Unlearning the Old to Learn the New
- Dec 25th 2018
There is a story about a Zen Master and an aspiring student. A man goes to the Master’s home and asks him to teach him wisdom. The Master happens to be drinking tea in his garden and invites the man to join him. As the Master is preparing the tea, the aspiring student starts to tell him all that he already knows. He tells him of all the books he has read, all the famous people he has met, all the seminars he has been to. Meanwhile, the Zen Master starts to pour out a cup of tea for his visitor. He pours and he pours and he pours, until the tea spills over into the saucer, then on to the table and then the grass. The man jumps up and asks the Master what he is doing: “Can’t you see the cup is full? If you just continue to pour, the tea is bound to spill!”
“Yes,” says the Zen Master, “exactly like your mind. It is so full already of all the things you think you know – if I add any more knowledge, it will simply spill over.”
This story reminds us to approach any new teaching with an open and clear mind, not one overly aware of its existing knowledge and abilities. Sometimes we have to empty the mind of what we already know so that we can learn a different way of doing things.
Coming to this course very much from a counselling background, I felt like I needed to clear my mind of the old ways of doing things so that I could learn the new ways of coaching. It is not that counselling and coaching are not compatible – I think they can complement each other very well. But it’s important to understand that they are similar, yet different. And, for me, it was crucial to work the counselling habit out of my system before I could learn to coach.
Whereas counselling tends to look back at the origins of current problems, coaching looks forward to help the client set and meet new goals. Although many counsellors rely largely on cognitive behavioural therapy, as do most coaches, there is some difference in the way this modality is used. Neither counsellors nor coaches offer solutions, but counsellors may at times give the client a gentle nudge with a suggestion or at least a leading question. Coaching relies much more on what the client brings to the table, including their understanding of and learning from past experiences.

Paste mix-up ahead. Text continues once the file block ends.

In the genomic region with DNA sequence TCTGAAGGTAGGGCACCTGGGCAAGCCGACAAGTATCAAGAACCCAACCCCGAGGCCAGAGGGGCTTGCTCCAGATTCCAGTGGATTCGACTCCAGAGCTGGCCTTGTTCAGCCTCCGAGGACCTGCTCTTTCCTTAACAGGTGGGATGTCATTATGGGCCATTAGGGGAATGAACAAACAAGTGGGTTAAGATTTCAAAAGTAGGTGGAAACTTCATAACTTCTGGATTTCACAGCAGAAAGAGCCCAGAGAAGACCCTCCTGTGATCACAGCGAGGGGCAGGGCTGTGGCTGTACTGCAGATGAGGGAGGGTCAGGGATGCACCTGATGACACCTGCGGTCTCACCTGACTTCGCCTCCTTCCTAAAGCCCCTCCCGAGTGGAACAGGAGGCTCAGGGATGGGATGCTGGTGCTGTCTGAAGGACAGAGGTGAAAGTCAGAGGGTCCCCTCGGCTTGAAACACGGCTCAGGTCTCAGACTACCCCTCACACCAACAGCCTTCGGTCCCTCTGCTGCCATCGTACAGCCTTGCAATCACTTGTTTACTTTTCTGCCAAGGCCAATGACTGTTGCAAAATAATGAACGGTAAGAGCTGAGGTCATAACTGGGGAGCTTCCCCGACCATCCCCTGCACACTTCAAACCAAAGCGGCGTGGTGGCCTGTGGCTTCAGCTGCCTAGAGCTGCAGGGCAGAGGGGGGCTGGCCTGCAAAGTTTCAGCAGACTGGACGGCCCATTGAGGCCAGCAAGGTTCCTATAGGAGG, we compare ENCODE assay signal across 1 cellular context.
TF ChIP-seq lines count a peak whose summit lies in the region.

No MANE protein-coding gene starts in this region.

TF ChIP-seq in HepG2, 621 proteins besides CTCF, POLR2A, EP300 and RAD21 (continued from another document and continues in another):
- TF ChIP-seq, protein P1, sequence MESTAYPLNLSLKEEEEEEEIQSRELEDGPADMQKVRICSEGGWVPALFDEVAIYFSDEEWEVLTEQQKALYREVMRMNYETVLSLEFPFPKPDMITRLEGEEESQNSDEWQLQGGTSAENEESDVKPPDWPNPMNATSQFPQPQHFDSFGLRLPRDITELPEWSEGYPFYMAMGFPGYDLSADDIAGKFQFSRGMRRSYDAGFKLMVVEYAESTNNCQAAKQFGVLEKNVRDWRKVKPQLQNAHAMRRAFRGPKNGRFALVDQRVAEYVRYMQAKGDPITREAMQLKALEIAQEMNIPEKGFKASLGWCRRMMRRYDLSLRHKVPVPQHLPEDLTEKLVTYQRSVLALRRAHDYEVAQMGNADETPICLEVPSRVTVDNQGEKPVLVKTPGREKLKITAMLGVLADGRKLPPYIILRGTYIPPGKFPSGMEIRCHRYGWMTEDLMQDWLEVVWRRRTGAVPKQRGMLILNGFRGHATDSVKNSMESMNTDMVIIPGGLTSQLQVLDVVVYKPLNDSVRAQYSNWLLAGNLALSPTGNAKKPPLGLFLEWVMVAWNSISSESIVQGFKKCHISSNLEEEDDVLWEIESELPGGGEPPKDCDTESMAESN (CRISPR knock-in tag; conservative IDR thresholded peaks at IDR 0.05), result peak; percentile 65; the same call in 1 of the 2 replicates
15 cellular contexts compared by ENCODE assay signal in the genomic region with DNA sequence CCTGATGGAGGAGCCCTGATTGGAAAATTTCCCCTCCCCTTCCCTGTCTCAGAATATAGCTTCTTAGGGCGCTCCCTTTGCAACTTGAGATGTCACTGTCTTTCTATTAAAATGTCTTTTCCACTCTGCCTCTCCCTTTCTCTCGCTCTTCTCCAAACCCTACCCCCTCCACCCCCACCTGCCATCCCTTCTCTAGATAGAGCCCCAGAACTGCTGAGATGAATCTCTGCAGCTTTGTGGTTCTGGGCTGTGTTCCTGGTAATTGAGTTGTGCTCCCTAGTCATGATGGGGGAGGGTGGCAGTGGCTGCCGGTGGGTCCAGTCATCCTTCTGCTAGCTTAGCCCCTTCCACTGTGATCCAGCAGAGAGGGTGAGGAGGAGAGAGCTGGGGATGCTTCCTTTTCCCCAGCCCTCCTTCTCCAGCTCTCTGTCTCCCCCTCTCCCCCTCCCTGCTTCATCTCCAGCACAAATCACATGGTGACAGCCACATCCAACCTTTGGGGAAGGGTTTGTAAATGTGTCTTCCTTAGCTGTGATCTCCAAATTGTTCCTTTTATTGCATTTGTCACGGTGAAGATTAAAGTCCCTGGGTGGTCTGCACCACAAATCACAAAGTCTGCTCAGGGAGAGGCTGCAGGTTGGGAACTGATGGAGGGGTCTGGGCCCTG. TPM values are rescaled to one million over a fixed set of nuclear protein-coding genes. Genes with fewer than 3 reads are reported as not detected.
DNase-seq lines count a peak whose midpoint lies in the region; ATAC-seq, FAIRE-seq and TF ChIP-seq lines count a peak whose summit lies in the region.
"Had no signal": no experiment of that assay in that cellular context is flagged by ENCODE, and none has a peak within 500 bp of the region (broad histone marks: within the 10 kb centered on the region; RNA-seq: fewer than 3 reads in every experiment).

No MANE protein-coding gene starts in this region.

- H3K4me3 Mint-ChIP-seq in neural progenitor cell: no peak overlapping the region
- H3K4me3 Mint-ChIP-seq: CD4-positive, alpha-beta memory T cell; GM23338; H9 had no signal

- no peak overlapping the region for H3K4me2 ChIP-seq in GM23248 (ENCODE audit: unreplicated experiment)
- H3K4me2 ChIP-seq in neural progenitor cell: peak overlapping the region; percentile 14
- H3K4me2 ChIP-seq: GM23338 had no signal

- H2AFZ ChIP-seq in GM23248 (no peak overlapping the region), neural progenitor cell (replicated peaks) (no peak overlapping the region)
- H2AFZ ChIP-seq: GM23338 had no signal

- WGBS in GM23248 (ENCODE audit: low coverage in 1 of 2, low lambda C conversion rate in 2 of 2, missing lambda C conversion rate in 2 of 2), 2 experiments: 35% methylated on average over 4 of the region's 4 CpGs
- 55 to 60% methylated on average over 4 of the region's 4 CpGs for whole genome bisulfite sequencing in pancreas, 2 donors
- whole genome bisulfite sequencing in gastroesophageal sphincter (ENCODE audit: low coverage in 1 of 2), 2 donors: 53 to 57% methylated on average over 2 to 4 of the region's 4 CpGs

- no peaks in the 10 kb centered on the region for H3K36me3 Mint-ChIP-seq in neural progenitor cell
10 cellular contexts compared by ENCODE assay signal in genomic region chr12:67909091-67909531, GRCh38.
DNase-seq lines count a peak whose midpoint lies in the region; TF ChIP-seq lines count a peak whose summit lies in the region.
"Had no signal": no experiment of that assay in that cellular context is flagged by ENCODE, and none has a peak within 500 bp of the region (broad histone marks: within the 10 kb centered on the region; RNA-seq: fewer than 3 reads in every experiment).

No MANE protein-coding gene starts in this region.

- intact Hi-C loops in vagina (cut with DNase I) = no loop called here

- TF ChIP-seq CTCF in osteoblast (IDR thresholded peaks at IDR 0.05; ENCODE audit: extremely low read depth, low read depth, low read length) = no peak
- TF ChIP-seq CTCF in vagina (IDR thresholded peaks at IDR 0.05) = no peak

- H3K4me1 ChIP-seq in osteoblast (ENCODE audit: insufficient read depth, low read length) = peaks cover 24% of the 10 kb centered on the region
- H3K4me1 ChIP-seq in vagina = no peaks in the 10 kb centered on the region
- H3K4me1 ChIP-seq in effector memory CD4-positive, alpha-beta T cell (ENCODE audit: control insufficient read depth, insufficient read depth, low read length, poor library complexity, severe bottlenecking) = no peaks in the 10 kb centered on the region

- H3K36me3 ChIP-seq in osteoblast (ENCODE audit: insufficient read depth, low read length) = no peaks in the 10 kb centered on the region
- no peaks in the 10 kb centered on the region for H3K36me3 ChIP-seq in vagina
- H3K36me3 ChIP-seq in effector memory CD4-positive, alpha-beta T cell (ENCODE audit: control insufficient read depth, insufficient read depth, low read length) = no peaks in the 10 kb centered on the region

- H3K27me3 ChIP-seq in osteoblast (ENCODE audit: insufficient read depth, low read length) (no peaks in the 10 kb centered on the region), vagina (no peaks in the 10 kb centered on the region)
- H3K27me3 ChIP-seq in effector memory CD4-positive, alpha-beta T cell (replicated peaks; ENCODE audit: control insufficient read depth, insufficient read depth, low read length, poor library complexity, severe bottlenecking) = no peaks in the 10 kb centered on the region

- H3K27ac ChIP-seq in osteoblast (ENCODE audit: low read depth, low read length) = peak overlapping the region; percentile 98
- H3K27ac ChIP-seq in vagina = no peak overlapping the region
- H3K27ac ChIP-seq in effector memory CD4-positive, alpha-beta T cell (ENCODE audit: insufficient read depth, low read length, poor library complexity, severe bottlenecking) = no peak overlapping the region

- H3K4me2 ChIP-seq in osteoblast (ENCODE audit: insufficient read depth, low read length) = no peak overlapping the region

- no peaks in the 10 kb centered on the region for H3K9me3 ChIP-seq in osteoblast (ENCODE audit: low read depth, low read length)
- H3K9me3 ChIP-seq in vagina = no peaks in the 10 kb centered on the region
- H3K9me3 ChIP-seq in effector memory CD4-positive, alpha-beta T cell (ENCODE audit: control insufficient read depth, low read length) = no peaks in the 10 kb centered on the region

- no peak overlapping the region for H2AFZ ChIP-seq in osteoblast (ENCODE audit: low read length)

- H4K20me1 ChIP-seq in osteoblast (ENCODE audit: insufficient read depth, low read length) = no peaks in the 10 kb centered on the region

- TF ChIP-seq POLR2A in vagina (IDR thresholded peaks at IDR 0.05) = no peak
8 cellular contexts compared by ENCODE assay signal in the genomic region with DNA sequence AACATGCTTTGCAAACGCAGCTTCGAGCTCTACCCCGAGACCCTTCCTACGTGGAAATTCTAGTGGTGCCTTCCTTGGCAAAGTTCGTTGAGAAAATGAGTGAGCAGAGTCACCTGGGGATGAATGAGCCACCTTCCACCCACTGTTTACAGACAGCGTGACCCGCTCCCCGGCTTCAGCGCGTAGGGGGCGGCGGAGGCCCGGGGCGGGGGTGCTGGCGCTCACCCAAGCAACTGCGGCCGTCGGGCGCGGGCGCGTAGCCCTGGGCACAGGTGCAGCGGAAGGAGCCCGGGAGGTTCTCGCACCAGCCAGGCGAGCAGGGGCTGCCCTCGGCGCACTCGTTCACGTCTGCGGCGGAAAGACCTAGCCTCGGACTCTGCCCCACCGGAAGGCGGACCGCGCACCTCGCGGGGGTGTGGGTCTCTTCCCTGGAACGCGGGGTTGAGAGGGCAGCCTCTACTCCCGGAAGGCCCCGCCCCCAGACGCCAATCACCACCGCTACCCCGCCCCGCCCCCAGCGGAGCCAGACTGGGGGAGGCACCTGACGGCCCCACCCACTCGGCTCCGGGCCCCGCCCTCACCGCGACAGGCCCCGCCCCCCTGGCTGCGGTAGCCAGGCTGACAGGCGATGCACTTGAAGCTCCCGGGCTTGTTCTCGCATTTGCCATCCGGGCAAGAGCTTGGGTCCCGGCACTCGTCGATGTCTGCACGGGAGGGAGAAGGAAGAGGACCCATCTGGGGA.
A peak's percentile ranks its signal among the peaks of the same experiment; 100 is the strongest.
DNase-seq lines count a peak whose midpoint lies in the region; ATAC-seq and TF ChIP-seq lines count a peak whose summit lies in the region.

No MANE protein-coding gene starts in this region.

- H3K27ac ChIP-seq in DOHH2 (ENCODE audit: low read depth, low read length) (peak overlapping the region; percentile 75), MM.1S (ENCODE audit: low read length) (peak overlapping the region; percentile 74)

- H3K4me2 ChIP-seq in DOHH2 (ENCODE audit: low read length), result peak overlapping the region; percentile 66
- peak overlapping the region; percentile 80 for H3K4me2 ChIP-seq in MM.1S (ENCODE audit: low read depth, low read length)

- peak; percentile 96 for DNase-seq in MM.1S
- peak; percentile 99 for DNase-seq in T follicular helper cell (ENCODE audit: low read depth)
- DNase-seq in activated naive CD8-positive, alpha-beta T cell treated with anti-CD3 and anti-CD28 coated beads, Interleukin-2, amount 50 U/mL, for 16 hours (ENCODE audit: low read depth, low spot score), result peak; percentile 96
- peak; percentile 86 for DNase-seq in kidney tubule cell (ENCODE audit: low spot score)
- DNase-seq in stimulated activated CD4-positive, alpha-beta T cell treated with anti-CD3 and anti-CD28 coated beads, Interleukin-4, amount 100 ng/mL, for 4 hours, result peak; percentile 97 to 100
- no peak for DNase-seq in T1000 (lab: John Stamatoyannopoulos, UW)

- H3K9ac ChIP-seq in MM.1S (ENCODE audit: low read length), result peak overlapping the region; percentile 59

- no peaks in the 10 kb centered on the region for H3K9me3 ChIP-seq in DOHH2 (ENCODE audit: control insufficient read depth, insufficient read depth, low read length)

Guided by the instructor, and supported by my course mates, I started to put more and more of my trust in the client’s own understanding and abilities. I began to see my role as one of helping the client access his or her own knowledge, experience, learning and wisdom.
Slowly I began to see the beauty of the coaching process, which can be such an interesting journey not just for the client but even for the coach for it is wonderful to see a person reach within and find their own solutions, with the coach simply helping them to do so.
Rajat is a Master Certified Coach (MCC) with over 18 years of industry experience and over 2500 hours of coaching experience, helping people and organizations attain maximum effectiveness. His background includes working with CXOs, senior managers, managers and board of directors of small private companies to multi-billion dollar publicly traded organizations.